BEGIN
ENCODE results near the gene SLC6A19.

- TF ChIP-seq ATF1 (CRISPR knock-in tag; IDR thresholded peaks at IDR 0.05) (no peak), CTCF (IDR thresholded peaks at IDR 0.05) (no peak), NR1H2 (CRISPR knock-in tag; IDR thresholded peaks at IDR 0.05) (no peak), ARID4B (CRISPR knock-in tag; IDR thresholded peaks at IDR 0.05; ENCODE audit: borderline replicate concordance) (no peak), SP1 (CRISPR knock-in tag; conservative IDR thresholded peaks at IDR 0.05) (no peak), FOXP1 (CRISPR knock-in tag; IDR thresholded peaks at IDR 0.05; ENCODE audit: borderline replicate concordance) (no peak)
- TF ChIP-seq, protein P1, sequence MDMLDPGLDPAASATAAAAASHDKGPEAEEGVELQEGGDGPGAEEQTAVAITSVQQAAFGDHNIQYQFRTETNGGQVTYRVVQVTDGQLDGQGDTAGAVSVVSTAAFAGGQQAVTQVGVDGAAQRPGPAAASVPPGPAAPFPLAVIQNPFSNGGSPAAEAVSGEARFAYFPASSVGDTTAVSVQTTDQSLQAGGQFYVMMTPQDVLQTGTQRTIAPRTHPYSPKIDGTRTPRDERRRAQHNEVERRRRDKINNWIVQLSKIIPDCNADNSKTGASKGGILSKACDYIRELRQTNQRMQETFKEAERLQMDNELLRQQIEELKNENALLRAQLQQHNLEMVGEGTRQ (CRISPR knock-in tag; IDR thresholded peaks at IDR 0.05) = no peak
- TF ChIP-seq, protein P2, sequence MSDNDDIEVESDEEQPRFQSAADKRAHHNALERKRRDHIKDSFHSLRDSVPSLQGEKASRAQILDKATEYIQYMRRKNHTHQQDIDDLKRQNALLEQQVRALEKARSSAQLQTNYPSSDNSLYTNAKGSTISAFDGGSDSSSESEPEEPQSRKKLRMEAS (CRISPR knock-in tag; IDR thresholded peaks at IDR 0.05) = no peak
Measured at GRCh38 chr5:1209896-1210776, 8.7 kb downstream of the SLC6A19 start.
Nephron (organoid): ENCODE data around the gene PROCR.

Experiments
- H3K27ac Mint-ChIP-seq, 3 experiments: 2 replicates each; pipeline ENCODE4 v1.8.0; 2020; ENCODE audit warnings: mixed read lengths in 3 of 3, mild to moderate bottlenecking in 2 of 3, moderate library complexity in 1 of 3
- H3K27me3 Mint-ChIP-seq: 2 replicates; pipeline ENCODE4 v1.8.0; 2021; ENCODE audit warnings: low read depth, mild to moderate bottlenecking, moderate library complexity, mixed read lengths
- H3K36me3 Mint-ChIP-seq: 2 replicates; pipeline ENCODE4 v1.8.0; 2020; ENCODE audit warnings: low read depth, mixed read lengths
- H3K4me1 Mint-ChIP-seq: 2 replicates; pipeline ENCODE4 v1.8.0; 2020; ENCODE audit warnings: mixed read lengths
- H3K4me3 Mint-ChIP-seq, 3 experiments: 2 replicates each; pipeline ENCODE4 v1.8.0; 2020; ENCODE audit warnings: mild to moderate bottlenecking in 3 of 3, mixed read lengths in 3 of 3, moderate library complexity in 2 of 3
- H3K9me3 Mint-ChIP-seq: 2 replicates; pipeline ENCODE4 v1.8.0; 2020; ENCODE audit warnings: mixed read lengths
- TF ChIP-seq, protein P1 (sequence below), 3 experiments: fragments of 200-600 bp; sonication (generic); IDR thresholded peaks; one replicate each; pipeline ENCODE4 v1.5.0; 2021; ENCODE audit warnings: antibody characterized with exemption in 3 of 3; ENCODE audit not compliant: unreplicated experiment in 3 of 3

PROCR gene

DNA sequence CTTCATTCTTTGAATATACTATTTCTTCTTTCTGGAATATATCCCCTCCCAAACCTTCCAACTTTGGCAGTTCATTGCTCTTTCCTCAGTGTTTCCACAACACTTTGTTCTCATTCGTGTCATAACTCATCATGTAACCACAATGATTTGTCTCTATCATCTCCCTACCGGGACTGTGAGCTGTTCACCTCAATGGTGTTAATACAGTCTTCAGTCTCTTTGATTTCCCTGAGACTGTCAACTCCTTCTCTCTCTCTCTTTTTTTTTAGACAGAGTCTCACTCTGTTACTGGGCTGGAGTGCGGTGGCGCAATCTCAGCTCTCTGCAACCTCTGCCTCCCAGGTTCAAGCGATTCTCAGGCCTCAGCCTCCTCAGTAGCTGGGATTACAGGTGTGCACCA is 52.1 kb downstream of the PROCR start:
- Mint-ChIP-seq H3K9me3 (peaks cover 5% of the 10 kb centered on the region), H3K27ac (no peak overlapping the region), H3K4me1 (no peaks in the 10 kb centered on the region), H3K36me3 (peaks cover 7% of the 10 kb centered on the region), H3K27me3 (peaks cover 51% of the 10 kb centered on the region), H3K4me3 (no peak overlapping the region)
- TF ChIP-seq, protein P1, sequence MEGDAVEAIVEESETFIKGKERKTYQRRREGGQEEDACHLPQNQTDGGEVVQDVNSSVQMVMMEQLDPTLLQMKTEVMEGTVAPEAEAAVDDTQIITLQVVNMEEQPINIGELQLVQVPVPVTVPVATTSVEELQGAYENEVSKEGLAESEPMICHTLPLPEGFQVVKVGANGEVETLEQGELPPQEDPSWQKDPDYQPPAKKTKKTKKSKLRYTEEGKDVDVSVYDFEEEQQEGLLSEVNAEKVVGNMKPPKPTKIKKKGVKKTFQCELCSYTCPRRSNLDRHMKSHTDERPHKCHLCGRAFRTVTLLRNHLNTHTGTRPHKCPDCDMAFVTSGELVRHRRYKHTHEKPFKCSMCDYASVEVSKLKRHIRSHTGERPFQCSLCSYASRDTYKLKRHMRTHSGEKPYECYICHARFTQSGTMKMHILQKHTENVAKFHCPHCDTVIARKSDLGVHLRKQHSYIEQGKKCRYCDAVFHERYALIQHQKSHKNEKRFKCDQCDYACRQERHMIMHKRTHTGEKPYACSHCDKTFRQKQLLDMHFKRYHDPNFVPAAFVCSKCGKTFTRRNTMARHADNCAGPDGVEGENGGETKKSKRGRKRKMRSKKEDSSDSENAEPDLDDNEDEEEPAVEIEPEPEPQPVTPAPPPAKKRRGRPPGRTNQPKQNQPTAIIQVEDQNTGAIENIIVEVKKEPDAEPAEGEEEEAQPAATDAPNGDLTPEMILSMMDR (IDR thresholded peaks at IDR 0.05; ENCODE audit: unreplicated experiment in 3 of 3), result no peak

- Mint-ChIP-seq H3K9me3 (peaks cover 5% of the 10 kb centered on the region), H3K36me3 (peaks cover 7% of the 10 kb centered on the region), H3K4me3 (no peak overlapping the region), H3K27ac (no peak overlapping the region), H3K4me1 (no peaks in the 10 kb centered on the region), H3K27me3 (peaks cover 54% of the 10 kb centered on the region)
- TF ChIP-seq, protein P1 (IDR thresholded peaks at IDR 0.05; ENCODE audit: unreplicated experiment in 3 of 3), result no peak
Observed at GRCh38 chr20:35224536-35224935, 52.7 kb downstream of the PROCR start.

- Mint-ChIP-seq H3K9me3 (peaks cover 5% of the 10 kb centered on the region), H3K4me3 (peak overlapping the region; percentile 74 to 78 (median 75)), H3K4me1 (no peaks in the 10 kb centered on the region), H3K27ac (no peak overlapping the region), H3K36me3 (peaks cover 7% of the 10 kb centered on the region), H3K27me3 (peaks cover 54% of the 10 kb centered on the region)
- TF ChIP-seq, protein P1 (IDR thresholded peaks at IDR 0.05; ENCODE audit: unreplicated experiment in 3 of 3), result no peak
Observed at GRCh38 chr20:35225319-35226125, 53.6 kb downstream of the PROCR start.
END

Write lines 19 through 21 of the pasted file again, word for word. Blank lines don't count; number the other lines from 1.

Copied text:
- Mint-ChIP-seq H3K9me3 (peaks cover 5% of the 10 kb centered on the region), H3K36me3 (peaks cover 7% of the 10 kb centered on the region), H3K4me3 (no peak overlapping the region), H3K27ac (no peak overlapping the region), H3K4me1 (no peaks in the 10 kb centered on the region), H3K27me3 (peaks cover 54% of the 10 kb centered on the region)
- TF ChIP-seq, protein P1 (IDR thresholded peaks at IDR 0.05; ENCODE audit: unreplicated experiment in 3 of 3), result no peak
Observed at GRCh38 chr20:35224536-35224935, 52.7 kb downstream of the PROCR start.